All hands on deck approach
Growth marketing doesn’t exist in a silo. Everyone in a company is working toward the goal of growth. After all, everyone wants to find more users who will engage with their product. That mission of growth is fulfilled everywhere—from product development to customer support. Every team has something to share that can inspire a new way to draw in and delight users.
Your marketing team becomes a hub where data from other teams is combined and analyzed to help create the next batch of campaigns. Consider how teams other than marketing gather relevant marketing information all the time.
- Product development pays attention to requests for features, upgrades, and complementary product lines, and their upcoming plans and goals can be used in marketing campaigns.
- Analytics and developers track unusually high or low web or mobile traffic, data that can motivate marketing to try something new with their digital campaigns.
- Customer support is in constant contact with users, and their conversations are relevant to marketers. Customers compliment what is going well (telling you which features to highlight) and share persistent concerns (highlighting areas to work on and then remarket).
Growth marketing can begin with any source of data that spurs innovation. Use that data to brainstorm new strategies, then test those new strategies with a pilot program or an experiment to see whether they’re worth expanding.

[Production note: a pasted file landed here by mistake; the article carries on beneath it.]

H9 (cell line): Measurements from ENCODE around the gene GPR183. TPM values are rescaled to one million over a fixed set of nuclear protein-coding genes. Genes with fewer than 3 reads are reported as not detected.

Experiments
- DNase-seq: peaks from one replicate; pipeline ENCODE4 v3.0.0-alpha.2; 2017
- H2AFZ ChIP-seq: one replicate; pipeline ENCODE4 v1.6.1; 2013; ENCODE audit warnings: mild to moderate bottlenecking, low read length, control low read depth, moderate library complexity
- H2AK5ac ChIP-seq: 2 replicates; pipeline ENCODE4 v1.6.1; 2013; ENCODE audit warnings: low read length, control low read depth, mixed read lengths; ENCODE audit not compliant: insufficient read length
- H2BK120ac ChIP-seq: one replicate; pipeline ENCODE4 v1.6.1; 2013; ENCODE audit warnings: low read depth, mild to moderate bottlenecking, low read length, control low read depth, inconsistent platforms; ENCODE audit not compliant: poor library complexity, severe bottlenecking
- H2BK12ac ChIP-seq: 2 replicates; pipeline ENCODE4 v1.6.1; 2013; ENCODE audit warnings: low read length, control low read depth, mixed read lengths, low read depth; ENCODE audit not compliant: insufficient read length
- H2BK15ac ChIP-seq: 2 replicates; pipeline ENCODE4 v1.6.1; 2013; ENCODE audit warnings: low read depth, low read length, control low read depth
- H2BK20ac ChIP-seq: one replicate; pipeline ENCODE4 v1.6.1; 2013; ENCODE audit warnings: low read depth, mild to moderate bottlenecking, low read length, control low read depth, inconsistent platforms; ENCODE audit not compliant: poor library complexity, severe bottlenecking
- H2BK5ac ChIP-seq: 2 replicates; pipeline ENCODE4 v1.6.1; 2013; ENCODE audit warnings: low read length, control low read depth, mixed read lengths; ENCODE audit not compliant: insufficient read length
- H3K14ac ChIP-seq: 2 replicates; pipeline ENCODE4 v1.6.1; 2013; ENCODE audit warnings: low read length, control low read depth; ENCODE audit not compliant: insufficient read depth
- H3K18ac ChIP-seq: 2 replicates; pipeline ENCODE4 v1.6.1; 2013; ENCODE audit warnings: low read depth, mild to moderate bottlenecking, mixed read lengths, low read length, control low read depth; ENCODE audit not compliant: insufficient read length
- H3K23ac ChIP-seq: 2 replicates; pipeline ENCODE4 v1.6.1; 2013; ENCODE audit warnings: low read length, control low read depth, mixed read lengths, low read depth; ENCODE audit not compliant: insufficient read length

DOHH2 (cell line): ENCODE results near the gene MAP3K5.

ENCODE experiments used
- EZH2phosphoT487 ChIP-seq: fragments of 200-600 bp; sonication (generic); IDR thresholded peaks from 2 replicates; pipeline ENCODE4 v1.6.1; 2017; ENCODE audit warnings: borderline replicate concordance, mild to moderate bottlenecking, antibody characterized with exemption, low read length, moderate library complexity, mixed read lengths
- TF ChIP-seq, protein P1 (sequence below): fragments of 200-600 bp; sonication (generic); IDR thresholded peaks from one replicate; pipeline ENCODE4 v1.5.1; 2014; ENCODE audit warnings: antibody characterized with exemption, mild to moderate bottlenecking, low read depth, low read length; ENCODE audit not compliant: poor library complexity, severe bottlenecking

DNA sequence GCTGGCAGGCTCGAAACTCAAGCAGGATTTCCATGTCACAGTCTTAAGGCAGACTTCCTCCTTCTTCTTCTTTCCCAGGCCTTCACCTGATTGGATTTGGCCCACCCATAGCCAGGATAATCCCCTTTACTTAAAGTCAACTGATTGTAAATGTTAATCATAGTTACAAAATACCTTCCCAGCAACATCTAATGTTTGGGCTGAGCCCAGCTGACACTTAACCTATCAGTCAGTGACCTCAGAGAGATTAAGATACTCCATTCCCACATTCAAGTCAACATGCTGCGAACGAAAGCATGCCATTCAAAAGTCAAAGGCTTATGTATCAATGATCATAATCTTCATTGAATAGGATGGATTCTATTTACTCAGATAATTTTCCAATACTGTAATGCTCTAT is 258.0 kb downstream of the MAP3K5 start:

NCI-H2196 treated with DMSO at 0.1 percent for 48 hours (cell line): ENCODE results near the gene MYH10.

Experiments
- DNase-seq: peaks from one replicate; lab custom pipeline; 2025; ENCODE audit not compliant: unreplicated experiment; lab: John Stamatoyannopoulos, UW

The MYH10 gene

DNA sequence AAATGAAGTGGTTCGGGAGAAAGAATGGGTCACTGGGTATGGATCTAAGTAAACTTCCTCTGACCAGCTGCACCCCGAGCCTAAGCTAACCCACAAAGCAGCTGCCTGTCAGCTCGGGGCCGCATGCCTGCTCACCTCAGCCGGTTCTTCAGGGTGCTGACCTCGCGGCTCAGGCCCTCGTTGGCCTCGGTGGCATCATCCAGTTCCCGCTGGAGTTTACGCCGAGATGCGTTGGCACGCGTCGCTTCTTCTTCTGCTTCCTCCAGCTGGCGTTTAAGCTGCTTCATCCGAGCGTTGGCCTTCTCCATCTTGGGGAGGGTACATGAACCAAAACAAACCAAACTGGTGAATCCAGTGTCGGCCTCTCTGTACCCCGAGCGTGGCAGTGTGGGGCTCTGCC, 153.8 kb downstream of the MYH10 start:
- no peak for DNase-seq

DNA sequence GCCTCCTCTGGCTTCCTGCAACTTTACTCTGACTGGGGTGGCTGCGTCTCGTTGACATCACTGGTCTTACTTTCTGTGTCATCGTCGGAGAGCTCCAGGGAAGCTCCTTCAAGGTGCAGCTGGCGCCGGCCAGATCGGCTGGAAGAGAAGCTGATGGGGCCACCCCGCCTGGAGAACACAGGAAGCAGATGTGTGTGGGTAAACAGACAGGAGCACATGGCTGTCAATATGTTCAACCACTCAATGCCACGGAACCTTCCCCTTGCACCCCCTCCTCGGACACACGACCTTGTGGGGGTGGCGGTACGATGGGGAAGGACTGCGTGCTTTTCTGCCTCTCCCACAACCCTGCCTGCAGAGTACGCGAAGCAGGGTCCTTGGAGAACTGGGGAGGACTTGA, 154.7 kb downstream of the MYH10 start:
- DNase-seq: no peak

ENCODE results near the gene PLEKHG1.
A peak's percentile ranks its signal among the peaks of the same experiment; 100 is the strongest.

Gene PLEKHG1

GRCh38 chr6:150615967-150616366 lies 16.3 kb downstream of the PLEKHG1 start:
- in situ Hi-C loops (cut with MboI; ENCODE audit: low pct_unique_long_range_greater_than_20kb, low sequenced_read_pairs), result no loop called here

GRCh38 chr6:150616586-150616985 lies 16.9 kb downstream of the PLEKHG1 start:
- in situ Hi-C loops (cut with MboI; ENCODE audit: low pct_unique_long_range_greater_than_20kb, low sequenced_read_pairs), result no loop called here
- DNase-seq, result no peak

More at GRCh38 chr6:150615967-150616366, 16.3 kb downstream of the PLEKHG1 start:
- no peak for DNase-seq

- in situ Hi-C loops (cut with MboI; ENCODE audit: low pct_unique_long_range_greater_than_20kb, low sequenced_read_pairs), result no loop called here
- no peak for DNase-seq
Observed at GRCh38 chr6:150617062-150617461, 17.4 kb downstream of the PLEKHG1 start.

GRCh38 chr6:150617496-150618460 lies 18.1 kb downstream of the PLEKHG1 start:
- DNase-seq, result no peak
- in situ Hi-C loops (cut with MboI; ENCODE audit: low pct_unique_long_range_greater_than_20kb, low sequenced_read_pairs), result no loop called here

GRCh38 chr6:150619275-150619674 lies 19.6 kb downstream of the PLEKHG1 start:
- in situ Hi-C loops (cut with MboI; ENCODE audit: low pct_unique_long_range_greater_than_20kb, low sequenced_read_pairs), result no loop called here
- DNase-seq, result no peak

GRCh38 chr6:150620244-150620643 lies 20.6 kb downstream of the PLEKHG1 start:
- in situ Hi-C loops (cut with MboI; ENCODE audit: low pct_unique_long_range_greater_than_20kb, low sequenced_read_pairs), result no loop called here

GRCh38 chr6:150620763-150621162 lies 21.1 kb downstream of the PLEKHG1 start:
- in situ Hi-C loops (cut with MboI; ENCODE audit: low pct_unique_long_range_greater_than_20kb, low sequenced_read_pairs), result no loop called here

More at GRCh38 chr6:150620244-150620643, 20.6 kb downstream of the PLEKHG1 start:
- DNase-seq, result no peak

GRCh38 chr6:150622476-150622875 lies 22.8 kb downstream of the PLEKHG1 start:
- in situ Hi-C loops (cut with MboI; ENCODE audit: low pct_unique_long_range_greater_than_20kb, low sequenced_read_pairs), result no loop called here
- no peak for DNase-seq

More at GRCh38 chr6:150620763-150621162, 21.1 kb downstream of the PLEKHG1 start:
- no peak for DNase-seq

When starting out with growth marketing, try a few different tactics, making small changes to your newsletter, emails, or social media calendar. The excitement happens when you see how these small changes impact your product engagement, downloads, or subscription renewals, giving you clues to what new direction will work best.
With today’s digital marketing capabilities, you can directly compare results from different email content, social media posts, and other marketing efforts. You can write almost any piece of marketing content in 2 ways to create an A/B test.
For instance, you might try 2 versions of your email newsletter, the first emphasizing a certain feature of your product and the second emphasizing a different element. These different versions form the A and the B of A/B testing.
In this case, you would set up each test email to go out to a portion of your mailing list—maybe you split it in half or send one version to a small sample. You should also set the metric or goal you’re trying to meet with this test. Are you looking to increase open rates? Decrease unsubscribes? The test results will show you which email helped you meet those marketing goals so that you can direct your efforts to the winning email.
Maybe more people clicked on the link in email A, but a higher percentage of people actually purchased after clicking through to the feature highlighted in email B. This is valuable data! It indicates that certain users are more likely to follow through and purchase, and those users prefer email B.
Data like this can become part of a long-term strategy of continuous improvement, where you compare your old best strategies with new ideas. You’ll need to know what’s been tried before, so make sure you track your efforts.